June 25, 2021
Not so long ago, most people tracing their genealogy were almost always in search of aristocratic ancestors. Some of the genealogies published during the 19th and early 20th centuries went to extreme lengths to try to prove dubious claims of relationships to royal forebears.
The search often involved tales of supposed estates and fortunes just waiting for their rightful heirs to step forward. One of my own great grandfathers hired a genealogist in Sweden during the 1930s and spent thousands of dollars trying to prove that his wife, my great grandmother, was descended from Swedish royalty and was entitled to vast estates back in Sweden. As a more cynical descendant like myself might have predicted, no such lands were ever found, although it did turn out that Great Grandmother was descended from King Gustav Vasa, one of the more famous kings of Sweden (famous in Sweden, at least).
Nowadays the quest to link to the aristocratic families of Europe is less prevalent, but folks still are interested in tracing links to famous ancestors. Nearly everyone has a story about a famous, or at least semi-famous, person that his family supposedly descends from. Movie stars and presidents figure prominently in these stories, although other well-known figures also sometimes pop up.
One of those figures popped up in my own family. That same great grandmother who was actually descended from Swedish royalty apparently wasn’t too impressed with her blueblood ancestors, but she did often claim that her family was related to Charles Lindbergh, the famous aviator. Since she died at the height of his renown for his trans-Atlantic flight, she probably would have been disappointed to learn that while her maiden name was Lindbergh, just like his, they weren’t related. Surnames in Sweden were often taken based on farm names, as was hers and Charles’. Sadly, the farm Charles came from was in an entirely different part of Sweden from where Great Grandmother was raised. A search of Sweden’s excellent records definitively proved that there was no connection between the two at all.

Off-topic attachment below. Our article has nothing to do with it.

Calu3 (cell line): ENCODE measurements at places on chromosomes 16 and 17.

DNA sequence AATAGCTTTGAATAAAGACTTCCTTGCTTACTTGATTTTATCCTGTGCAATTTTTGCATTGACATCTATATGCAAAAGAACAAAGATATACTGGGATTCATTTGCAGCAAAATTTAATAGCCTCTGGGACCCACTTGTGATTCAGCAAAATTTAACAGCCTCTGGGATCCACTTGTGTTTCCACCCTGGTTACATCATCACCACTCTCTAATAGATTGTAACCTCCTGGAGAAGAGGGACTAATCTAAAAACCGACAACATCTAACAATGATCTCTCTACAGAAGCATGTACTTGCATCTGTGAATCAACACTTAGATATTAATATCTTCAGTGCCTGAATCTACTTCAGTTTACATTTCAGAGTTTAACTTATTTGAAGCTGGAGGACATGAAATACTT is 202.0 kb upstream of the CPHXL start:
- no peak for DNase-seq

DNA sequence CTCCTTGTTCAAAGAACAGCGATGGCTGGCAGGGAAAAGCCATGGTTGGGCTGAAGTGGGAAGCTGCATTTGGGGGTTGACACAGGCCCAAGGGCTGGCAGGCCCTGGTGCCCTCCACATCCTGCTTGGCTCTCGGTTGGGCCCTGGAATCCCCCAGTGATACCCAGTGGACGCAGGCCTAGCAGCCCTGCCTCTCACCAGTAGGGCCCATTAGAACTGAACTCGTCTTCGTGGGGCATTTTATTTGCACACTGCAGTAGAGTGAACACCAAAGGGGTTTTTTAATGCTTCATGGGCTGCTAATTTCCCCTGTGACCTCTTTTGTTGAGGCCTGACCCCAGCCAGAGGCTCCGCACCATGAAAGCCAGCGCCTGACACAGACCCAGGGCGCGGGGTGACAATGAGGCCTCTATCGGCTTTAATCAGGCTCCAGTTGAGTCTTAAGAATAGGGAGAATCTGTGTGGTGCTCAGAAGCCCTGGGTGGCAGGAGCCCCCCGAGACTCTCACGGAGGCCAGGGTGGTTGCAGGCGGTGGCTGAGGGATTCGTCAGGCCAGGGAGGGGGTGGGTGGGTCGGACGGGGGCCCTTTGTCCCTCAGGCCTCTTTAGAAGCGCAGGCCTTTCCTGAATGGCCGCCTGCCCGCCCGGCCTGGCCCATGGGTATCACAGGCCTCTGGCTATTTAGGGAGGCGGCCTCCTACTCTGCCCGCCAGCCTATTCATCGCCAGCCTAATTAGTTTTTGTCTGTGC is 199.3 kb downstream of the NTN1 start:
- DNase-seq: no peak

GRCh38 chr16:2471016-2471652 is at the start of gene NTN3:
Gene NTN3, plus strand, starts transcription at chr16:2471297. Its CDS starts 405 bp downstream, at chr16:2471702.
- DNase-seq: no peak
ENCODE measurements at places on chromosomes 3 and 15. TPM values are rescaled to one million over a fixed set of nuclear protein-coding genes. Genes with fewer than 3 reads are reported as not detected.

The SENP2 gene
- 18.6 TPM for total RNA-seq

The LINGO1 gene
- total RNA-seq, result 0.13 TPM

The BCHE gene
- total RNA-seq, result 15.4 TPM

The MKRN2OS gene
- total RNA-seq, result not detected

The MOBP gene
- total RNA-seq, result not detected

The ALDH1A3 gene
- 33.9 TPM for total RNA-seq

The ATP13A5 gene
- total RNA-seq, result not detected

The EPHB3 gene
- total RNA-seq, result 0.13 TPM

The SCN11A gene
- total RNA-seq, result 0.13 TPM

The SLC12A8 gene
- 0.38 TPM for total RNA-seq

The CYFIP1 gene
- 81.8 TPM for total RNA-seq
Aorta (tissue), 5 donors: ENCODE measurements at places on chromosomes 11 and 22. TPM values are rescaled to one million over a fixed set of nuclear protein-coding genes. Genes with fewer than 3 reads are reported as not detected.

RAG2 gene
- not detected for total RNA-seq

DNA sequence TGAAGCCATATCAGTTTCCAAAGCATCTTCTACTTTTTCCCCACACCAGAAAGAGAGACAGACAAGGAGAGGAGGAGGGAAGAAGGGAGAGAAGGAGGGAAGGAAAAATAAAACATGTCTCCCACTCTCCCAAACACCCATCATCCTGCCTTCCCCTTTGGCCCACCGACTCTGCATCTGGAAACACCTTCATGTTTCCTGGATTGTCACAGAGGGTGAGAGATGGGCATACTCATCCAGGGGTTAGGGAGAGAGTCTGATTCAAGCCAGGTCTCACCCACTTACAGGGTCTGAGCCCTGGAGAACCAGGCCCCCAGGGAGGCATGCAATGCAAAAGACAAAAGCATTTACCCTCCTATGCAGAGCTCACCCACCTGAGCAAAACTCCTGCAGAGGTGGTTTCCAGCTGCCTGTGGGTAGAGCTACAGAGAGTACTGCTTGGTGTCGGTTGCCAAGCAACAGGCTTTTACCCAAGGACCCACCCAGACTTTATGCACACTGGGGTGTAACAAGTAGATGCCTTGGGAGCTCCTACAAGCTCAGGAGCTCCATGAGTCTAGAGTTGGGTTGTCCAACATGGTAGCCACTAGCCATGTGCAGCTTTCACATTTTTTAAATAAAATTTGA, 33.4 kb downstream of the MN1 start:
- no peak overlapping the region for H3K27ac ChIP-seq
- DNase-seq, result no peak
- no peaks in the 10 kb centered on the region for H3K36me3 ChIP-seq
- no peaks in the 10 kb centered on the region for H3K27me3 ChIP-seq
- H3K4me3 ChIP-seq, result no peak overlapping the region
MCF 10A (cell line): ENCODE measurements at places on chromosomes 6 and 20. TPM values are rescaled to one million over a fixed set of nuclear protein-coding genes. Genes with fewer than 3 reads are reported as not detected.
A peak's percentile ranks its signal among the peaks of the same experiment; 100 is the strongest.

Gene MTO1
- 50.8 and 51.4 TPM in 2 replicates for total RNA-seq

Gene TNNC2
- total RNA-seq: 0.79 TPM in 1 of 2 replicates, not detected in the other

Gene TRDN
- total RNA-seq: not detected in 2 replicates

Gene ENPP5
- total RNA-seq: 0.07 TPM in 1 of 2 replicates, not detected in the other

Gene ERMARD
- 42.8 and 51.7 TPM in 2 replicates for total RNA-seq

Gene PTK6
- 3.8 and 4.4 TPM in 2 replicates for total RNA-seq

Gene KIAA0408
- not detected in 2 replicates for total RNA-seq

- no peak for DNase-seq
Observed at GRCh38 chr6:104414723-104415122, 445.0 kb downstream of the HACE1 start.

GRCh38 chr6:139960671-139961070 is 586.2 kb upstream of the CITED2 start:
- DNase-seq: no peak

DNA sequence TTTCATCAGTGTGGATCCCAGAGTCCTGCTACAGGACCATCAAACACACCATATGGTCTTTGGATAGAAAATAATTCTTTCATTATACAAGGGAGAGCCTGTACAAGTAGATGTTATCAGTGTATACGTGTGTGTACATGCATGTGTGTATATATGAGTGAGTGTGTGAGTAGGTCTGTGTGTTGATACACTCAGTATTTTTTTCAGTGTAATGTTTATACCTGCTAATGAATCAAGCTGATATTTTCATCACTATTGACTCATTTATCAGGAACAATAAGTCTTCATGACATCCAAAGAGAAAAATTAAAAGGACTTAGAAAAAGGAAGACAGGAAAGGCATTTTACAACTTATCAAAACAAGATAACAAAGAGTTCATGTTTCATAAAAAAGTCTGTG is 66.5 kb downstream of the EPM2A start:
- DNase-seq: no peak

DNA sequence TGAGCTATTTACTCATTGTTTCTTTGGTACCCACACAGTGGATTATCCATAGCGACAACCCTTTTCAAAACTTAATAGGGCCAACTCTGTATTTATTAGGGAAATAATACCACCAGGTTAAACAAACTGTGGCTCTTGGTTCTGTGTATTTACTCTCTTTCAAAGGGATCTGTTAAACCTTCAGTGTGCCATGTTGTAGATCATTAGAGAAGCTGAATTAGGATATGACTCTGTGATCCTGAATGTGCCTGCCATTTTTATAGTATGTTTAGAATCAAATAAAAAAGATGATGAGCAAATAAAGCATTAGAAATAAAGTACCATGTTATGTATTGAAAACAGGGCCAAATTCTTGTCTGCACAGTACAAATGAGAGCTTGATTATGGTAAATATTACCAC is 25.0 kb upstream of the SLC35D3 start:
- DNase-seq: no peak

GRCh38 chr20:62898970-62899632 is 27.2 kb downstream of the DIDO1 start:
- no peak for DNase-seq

In recent years, genealogists have also begun to celebrate their relationships to infamous folks, as well as to famous ones. Most of us are proud to claim the black sheep in our lines, especially since those who got in trouble usually left more records of their exploits than those who followed the straight and narrow. Our definition of who qualifies as an interesting ancestor versus a serious criminal often depends on when and how the miscreant lived. Western outlaws and women of ill repute are usually cherished as parts of an interesting family tree, whereas most of us would not be happy if we found a convicted murderer or rapist in our line. Time can even change how we view those infamous ancestors. Nowadays, nearly all of us would be proud to claim one of the Salem witches as an ancestor, although their names were often omitted from early genealogies because of the shame. On the other hand, most of us would probably cringe to learn that our ancestors owned slaves even though they were respected in their own time. My great grandmother who was so keen to be related to Charles Lindbergh because of his heroic flights probably would join her descendants now in being relieved that Charles Lindbergh is not our relative because of his less than acceptable views about Adolph Hitler and the Nazis.
Finding the famous and infamous ancestors in your own family tree can be a lot of fun, but if you want to do it following standard genealogical methodology, Rhonda McClure’s book Finding Your Famous (and Infamous) Ancestors is a good starting point. It’s informative as well as being a fun read for beginning as well as more advanced genealogists. You never know – it just might help you find out how you’re related to your favorite movie star! Brad Pitt anyone?
Researcher/Director at Large